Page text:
I’ve commented on Daniel Markey’s piece in the FP debate over America’s stance toward Musharraf. Now a word on Husain Haqqani’s brief for abandoning Musharraf. Haqqani is a former Pakistani ambassador, who has worked under both Benazir Bhutto and Nawaz Sharif. At the moment, Haqqani seems to be a partisan of Benazir Bhutto. As with most arguments for abandoning Musharraf, Haqqani has little to say about the alternatives.
Benazir Bhutto talks a good anti-Islamist game, but she would have almost no ability to push the army in that direction. Bhutto had no power over the army when she was in power before, and would have even less now, given her certain efforts to replace retired officers with her own supporters at the head of Pakistan’s economic institutions. Despite – really because of – Bhutto’s being a Western educated woman, she never took on the country’s Islamists. Bhutto was under suspicion from the start, and had to prove that a female secularist would not freeze out the country’s traditionalists. Musharraf was actually far better placed to pare back Islamist power, and made efforts in that direction even before 9/11. And as I note in my post on Daniel Markey’s piece, abandoning Musharraf is even more likely to hand power to Islamist-leaning Nawaz Sharif than to Bhutto.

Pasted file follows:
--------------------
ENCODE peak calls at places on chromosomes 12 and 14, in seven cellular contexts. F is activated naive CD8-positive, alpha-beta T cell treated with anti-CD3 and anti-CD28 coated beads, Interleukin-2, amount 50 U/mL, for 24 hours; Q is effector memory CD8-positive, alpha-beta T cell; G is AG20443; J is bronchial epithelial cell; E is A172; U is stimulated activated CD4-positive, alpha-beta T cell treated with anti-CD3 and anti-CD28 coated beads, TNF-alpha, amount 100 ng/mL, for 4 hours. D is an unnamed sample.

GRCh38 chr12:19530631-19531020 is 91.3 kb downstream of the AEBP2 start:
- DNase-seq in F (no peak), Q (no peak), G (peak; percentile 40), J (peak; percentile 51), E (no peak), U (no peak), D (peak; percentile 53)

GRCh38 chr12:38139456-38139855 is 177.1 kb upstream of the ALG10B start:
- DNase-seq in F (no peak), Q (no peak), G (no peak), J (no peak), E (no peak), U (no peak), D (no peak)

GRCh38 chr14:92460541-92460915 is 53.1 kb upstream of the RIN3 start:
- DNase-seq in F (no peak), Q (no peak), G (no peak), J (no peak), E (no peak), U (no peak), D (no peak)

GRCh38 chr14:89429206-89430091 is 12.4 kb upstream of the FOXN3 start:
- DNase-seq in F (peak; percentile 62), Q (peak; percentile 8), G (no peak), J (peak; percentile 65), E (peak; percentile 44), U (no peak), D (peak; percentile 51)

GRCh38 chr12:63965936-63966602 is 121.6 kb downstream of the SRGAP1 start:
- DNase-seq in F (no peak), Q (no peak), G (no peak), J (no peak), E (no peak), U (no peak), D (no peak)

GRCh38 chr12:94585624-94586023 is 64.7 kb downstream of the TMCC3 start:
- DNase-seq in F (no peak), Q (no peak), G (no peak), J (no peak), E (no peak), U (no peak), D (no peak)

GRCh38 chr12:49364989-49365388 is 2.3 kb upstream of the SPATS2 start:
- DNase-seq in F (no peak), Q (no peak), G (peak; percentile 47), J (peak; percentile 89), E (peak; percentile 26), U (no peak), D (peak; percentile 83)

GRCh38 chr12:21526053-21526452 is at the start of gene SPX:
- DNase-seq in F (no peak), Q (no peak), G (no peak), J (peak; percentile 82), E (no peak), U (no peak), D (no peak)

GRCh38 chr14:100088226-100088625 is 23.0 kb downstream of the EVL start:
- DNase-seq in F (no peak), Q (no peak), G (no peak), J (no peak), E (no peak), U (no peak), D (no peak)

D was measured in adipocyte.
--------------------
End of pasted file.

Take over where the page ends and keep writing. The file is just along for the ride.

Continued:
The biggest problem with Haqqani’s piece is what he bills as his main point. According to Haqqani, the U.S. is the key to the vicious circle that prevents Pakistan from becoming a “normal” democratic country. It’s true, Haqqani concedes, that the military is the most important institution in the country–the only institution that really works. That’s why America supports and works through Pakistan’s army. But Haqqani claims that the army only remains the paramount institution in Pakistan because of American backing. If only we’d abandon our support for it, Pakistan would have a chance to become a true democracy.
This is nonsense. America has been more than happy to support democratic governments throughout the world. The pre-eminence of the army in Pakistan is an indigenous Pakistani phenomenon, going back to the earliest years of the state. When Islamist rioted in favor of tough blasphemy laws in 1953, civilian leaders were paralyzed. The army not only put down the violence, it stepped in to govern successfully in a number of areas where civilians had been unable to act.
Thus began a long-term evolution toward military rule in Pakistan. Meanwhile, in post-partition India, which had been joined with what later become Pakistan under British rule, political evolution went in a very different direction. British-inflected democracy took root in India, but not in Pakistan. Internal social and cultural differences have vastly more to do with this divergence than American military aid. Haqqani is playing on American ignorance about Pakistan’s past, and our tendency to blame ourselves for all facets of political development in foreign countries, to undercut his political rivals at home.